With the return of its shares crashing by 63% so far this year, Innovative Industrial Properties (IIPR 1.64%) isn't exactly proving to be a safe harbor from the market's recent craziness. Recently, the largest cannabis real estate investment trust (REIT) has been plagued by a tenant defaulting, not to mention a market drawdown and endemic pessimism regarding marijuana stocks.

And all that trouble is precisely why making an investment in it could boost your chances of retiring ahead of time. Let's evaluate why Innovative Industrial's stock is so dented in the first place so that you can judge whether its future prospects are bright enough to justify a purchase.

The beatdown might continue

Even monster growth businesses get unlucky sometimes and identifying when to make a long-term investment in a company experiencing short-term difficulties is an important trick to help with retiring early. On that note, on July 13, Innovative Industrial reported that one of its tenants, Kings Garden, had defaulted on its lease. Defaults happen sometimes, and Kings Garden was worth around 8% of IIP's revenue, so it's understandable why its stock got bruised.

What's more, management didn't appear to discuss its ongoing attempts to either get Kings Garden to pay up or to find another tenant in the company's August 3 earnings report. That's bound to keep investors jittery as the company could have a hard time finding a new tenant willing to pay as much for its cannabis cultivation space as Kings Garden did.

The likely reason (from management's perspective) there wasn't as much of an issue with the tenant in default is that IIP doesn't build most of its properties directly; it buys them via sale-leasebacks, so it can set more attractive terms. Notably, it'll be able to keep doing that with its future acquisitions, so the detrimental impact of the default should be washed out of its top line relatively quickly, even if it struggles to find a replacement tenant.

Beyond the default, the REIT joins pretty much everything else in the cannabis industry in performing poorly this year, with the return of the industry-tracking AdvisorShares Pure U.S. Cannabis ETF falling by more than 50% against the market's decline of around 12%.

This is a juicy chance to pick up some passive income

One major point in favor of making an investment is that IIP is continuing to grow at a steady clip, in spite of the Kings Garden default. In the second quarter, its total revenue grew by 44% year over year, arriving at $70.5 million. The company also acquired four new holdings while adjusting the leases of five of its existing tenants, making a total of $239.4 million in investments. Those investments will soon yield additional cash flows to keep the REIT's top line expanding, which should enable it to keep hiking its dividend in return.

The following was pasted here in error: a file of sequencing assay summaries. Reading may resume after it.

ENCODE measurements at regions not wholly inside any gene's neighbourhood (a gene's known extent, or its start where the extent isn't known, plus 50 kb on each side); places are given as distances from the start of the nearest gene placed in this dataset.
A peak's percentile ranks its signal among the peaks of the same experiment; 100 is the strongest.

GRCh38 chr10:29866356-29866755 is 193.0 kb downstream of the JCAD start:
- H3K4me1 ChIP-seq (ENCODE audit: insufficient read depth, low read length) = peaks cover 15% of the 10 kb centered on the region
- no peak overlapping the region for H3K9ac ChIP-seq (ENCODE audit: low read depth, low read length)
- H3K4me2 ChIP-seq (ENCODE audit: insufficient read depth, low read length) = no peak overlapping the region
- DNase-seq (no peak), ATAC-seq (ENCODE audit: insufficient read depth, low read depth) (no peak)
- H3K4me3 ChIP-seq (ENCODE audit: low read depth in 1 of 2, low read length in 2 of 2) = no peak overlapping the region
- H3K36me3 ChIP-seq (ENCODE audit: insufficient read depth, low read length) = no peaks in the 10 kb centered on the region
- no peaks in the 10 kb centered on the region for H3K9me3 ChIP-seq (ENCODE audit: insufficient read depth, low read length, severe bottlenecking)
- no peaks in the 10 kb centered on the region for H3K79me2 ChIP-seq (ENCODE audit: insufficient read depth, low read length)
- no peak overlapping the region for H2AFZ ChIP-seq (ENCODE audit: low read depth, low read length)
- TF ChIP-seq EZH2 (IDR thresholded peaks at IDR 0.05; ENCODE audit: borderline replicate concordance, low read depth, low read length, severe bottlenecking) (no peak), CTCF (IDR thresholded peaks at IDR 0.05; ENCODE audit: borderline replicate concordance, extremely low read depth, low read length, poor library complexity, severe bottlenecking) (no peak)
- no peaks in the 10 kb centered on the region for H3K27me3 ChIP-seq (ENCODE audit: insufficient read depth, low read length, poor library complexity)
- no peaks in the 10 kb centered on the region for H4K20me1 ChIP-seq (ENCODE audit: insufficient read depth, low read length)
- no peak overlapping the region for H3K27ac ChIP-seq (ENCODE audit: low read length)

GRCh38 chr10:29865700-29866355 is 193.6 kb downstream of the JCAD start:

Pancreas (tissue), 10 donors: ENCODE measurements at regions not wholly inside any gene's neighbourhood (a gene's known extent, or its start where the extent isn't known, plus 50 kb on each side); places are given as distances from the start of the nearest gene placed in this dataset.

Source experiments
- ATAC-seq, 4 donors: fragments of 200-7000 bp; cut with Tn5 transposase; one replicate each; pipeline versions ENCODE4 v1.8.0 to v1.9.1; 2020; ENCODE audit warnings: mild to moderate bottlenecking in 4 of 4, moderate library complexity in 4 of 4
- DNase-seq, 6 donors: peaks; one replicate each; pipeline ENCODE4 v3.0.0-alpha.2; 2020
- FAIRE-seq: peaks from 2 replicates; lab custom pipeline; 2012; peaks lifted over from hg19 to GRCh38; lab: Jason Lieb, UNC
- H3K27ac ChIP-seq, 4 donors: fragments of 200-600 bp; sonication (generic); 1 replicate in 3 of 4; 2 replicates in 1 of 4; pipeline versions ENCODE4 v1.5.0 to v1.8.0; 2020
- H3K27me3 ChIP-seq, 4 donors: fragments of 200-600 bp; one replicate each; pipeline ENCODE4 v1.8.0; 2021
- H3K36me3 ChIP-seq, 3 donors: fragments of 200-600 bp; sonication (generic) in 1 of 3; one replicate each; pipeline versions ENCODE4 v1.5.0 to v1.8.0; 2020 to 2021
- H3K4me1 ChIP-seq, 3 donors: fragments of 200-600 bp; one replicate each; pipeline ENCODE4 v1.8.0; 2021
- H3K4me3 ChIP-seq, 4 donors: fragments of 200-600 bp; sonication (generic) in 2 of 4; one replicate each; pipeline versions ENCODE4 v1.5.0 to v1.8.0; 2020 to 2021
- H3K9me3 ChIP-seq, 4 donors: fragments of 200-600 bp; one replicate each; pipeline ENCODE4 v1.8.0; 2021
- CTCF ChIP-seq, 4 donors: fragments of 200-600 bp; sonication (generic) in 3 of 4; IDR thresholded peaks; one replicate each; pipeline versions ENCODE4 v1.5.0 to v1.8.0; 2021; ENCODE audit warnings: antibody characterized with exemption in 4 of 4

That's key as the biggest part of this stock's appeal is its dividend growth. Through a consistent schedule of hikes, its payout has grown by 124.4% over the last three years. Right now, its forward dividend yield is above 7.2%, which is quite high compared to the average of roughly 3.8% for REITs and the market's average near 1.7%.

If you were to invest $5,000 into the company at its present yield and all further dividend hikes stop -- an unlikely but possible occurrence -- you'd be making $360 per year with zero further effort. Then, if you reinvested your yearly payments to buy more shares via a dividend reinvestment plan, you'd start to compound your wealth quite quickly, especially if IIP opts to continue hiking its dividend at close to its recent (rapid) pace.

Finally, the big picture for the cannabis market is likely to perk up soon enough, and that'll carry IIP upward. Compared to 2021's sales of $24 billion, regulated cannabis sales in the U.S. are anticipated to reach $46 billion by 2026 (per BDSA Legal Cannabis Forecast), meaning they'll nearly double over the next four years. That'll be a massive driver of cannabis companies needing financing from IIP, even if marijuana legalization occurs at the federal level between now and then.